Corruption Conundrum: Some Corrupt Nations Have Great ETFs
Earlier this week, Transparency International, a politically non-partisan organization that tracks international corruption trends, released its annual Corruption Perceptions Index. This year's rankings include 176 nations and territories ranked on a scale of zero to 100.
"A country or territory's score indicates the perceived level of public sector corruption on a scale of 0 - 100, where 0 means that a country is perceived as highly corrupt and 100 means it is perceived as very clean," according to Transparency International.
For investors that frequently play markets outside the U.S., corruption rankings are instructive for several reasons. For example, Argentina ranked 102 in the Transparency International index. That country's anti-free market principles and proclivity for nationalization of industry have put it on the brink of second sovereign debt default this century.
Conversely, all of the countries represented in the Global X FTSE Nordic Region ETF (NYSE: GXF) –- Sweden, Norway, Denmark and Finland –- rank near the top of the corruption index. That is to say they are among the least corrupt nations in the world. In fact, that quartet accounts for half of the top eight spots. Maybe it is not surprising that GXF is up nearly 25 percent this year.
What may come as a surprise to some investors is the performance of some ETFs that track countries that are well into the bottom half of the Transparency International Index. Consider the following:
Global X FTSE Greece 20 ETF (NYSE: GREK) By any account, a 15.8 percent year-to-date gain for the Global X FTSE Greece 20 ETF is a pleasant surprise. Somehow, some way the ETF is trading higher on Thursday, a day after Greece entered selective default on its debt obligations.
Remember, the Transparency International survey ranks public sector corruption. Apparently, Greece is rife with that because the country occupies the 94th spot in the latest index. That is down from 80 last year and good enough to make Greece the most corrupt Eurozone nation in the eyes of Transparency International.
This is how bad Greece looks: It is tied with Djibouti. In terms of countries with ETFs that rank close to but ahead of Greece, Thailand, Peru and China start the list. The corruption rankings for those nations are nothing to write home about, but the reality is those economies have far more potential than Greece's.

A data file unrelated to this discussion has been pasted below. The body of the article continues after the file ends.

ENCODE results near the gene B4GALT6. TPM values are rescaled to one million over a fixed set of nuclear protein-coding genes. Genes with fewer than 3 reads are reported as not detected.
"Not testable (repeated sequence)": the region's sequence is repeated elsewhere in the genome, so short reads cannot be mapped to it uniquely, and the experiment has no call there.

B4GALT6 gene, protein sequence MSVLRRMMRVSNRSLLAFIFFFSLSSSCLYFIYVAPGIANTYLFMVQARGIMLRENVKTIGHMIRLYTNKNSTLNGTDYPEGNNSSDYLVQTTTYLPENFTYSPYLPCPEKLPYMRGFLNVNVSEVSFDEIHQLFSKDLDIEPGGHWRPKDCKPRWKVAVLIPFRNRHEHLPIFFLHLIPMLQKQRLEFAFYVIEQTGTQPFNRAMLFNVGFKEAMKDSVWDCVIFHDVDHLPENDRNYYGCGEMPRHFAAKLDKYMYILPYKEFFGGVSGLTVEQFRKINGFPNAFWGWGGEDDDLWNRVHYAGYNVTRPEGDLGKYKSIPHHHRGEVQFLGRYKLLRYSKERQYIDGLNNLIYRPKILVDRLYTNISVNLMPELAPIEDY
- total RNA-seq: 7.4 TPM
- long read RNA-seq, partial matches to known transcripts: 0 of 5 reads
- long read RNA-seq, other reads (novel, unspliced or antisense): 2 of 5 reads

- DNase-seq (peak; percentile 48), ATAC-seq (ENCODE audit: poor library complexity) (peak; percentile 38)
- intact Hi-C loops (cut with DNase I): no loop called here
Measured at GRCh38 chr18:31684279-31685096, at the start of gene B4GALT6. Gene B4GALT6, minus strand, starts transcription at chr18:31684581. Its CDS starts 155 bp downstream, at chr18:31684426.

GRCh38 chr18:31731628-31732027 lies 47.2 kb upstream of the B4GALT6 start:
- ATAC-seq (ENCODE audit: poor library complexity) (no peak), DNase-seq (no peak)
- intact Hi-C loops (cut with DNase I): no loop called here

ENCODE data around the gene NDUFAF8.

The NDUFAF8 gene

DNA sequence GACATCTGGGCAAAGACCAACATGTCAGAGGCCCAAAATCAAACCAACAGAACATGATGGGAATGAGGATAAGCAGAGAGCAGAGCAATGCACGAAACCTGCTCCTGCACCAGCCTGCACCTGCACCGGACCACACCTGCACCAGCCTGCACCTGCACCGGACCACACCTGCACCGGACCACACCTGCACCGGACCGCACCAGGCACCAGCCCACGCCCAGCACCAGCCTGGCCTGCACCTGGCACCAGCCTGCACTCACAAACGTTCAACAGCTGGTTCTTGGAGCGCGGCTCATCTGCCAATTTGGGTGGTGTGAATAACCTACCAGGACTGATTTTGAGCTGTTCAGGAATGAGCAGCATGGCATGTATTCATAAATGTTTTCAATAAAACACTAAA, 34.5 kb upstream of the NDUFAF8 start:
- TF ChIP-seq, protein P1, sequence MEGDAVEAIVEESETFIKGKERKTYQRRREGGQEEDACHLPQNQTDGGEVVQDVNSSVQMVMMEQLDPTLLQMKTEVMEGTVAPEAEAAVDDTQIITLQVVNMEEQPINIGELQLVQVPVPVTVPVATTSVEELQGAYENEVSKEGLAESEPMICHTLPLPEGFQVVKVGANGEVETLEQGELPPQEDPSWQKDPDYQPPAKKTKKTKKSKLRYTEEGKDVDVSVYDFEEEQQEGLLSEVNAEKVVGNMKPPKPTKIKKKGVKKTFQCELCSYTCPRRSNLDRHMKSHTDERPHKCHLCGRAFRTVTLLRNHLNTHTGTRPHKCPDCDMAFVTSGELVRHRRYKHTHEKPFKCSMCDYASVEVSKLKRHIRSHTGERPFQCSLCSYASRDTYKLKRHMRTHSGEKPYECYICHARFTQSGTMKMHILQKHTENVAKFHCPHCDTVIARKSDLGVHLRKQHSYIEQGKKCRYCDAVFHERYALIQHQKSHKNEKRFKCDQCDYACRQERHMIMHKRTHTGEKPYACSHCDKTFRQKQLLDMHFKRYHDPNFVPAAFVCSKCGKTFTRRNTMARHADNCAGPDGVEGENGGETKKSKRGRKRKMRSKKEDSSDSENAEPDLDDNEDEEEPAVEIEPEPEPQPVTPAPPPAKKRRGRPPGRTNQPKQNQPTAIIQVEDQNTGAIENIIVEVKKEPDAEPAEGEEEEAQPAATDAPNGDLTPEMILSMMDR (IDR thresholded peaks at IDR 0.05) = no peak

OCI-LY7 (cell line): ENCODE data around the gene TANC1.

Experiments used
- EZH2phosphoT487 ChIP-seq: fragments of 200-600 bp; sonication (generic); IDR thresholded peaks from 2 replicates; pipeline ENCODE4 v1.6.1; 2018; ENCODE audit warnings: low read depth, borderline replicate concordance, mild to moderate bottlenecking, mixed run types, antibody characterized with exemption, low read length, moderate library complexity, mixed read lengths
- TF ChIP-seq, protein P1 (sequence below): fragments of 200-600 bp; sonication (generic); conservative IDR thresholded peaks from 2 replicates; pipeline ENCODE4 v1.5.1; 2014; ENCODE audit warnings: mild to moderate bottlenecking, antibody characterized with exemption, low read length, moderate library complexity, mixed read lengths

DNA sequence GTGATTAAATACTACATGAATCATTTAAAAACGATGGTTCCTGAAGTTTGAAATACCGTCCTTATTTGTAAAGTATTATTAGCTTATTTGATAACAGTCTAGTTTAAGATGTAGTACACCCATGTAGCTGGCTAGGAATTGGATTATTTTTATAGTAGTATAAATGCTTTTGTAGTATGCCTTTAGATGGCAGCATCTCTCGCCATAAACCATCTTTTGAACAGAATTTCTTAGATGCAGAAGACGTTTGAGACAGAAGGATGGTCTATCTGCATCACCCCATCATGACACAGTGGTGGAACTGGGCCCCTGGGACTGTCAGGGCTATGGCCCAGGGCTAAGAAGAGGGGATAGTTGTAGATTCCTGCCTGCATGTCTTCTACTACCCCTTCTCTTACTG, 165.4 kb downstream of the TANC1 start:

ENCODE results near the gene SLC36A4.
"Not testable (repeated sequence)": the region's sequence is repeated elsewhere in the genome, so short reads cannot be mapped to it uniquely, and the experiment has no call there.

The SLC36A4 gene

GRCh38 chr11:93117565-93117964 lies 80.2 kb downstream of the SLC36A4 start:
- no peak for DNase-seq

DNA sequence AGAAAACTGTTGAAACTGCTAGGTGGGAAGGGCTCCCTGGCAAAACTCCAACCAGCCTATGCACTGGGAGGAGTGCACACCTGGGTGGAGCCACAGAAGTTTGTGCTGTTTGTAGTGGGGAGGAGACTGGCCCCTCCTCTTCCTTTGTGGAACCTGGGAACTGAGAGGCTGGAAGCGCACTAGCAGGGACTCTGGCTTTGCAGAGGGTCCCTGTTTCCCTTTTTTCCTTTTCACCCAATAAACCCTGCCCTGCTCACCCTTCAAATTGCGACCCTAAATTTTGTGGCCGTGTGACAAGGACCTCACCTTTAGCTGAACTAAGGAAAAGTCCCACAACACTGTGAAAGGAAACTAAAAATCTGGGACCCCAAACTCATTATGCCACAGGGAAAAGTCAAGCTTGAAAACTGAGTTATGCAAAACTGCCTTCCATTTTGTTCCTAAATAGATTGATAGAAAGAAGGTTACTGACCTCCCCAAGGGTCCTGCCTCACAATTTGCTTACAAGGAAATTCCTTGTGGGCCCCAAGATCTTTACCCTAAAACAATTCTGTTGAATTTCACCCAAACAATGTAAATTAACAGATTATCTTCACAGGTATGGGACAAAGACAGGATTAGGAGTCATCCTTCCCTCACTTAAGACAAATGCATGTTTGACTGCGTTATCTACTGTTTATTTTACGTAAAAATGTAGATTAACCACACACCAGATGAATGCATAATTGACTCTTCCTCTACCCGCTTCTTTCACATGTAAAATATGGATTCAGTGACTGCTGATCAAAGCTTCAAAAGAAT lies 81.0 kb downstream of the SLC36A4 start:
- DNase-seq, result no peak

Market Vectors Russia ETF (NYSE: RSX) Of the 176 countries and territories that are found on the latest Transparency International index, Russia is the lowest-rated to have a corresponding ETF. The "R" in the BRIC acronym is tied for the 133rd spot with Comoros and Iran, among others. That is not a complement, but the Market Vectors Russia ETF has found its way to a gain of 9.1 percent this year.
Russia and corruption meeting in the same sentence is nothing new. The country is notoriously corrupt and most investors know that. However, knowledge of corruption does not diminish investor risk.
Arguably, Russia's energy sector is its most corruption-laden industry group and much of that comes from the government's heavy-handed approach to how Russian energy firms operate. The problem is that RSX and the other Russia ETFs are heavily allocated to the energy sector.
iShares MSCI Thailand Investable Market Index Fund (NYSE: THD) In the 88th spot, Thailand resides right in the middle of the corruption index. That seems to have bothered investors little because the iShares MSCI Thailand Investable Market Index Fund has gained over 56 percent since 2008 debut. In that time, there has been bloody political protests and regime change. Year-to-date, THD has been a stalwart with a gain of over 30 percent.
Putting Thailand's ranking into context, there are plenty of Asian tiger economies tracked by ETFs with worse corruption rankings. That list includes Indonesia, the Philippines and Vietnam. Translation: Of the emerging Southeast Asian economies with corresponding ETFs, Thailand is the least corrupt.
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